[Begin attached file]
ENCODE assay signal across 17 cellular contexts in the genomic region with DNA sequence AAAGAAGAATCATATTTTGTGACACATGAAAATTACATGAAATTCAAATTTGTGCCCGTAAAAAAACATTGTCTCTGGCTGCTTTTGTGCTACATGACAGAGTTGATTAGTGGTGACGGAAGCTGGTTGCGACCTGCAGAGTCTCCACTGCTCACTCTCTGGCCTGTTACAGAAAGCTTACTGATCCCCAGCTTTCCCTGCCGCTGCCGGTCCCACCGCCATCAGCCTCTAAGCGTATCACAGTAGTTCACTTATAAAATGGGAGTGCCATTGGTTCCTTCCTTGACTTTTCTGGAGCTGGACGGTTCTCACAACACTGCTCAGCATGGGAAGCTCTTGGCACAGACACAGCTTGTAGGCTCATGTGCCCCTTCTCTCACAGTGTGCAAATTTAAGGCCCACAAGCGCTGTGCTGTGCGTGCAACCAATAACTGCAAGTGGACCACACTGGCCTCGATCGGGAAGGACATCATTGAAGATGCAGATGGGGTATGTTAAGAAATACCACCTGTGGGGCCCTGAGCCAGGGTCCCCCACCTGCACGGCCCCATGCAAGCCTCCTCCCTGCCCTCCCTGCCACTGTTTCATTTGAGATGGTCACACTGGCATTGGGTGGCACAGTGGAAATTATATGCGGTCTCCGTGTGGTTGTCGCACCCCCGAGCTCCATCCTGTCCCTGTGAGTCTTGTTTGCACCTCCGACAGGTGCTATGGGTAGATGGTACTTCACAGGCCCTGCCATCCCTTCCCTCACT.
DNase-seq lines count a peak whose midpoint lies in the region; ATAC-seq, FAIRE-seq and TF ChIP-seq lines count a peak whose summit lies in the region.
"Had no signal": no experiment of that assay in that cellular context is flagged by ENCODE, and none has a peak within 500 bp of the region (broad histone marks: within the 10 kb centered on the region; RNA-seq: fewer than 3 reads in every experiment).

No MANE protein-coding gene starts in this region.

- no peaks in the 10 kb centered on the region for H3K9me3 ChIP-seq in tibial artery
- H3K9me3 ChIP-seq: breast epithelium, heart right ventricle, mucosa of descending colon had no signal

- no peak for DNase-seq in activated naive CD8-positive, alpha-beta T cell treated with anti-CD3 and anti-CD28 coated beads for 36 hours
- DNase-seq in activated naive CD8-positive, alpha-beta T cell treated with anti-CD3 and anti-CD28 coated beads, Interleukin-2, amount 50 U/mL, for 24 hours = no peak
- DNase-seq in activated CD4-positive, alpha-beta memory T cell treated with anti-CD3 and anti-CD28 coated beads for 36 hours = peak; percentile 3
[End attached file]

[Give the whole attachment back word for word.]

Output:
ENCODE assay signal across 17 cellular contexts in the genomic region with DNA sequence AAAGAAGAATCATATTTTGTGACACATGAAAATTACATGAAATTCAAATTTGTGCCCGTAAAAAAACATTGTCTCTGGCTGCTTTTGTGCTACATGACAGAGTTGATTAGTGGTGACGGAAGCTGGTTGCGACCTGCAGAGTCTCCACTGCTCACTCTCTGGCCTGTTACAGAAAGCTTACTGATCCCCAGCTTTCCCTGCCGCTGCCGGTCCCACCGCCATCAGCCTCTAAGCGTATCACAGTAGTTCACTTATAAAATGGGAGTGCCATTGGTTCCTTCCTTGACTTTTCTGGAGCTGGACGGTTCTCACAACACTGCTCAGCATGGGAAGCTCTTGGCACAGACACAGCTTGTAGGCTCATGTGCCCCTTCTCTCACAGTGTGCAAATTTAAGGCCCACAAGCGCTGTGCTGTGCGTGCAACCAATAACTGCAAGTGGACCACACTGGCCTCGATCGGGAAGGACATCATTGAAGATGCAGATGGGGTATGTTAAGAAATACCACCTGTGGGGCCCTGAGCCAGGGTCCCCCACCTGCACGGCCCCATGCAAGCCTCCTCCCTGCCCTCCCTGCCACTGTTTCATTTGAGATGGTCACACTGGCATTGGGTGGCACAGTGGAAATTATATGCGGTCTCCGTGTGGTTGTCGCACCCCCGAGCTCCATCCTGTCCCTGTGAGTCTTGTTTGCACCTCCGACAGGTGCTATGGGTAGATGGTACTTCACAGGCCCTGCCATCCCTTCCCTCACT.
DNase-seq lines count a peak whose midpoint lies in the region; ATAC-seq, FAIRE-seq and TF ChIP-seq lines count a peak whose summit lies in the region.
"Had no signal": no experiment of that assay in that cellular context is flagged by ENCODE, and none has a peak within 500 bp of the region (broad histone marks: within the 10 kb centered on the region; RNA-seq: fewer than 3 reads in every experiment).

No MANE protein-coding gene starts in this region.

- no peaks in the 10 kb centered on the region for H3K9me3 ChIP-seq in tibial artery
- H3K9me3 ChIP-seq: breast epithelium, heart right ventricle, mucosa of descending colon had no signal

- no peak for DNase-seq in activated naive CD8-positive, alpha-beta T cell treated with anti-CD3 and anti-CD28 coated beads for 36 hours
- DNase-seq in activated naive CD8-positive, alpha-beta T cell treated with anti-CD3 and anti-CD28 coated beads, Interleukin-2, amount 50 U/mL, for 24 hours = no peak
- DNase-seq in activated CD4-positive, alpha-beta memory T cell treated with anti-CD3 and anti-CD28 coated beads for 36 hours = peak; percentile 3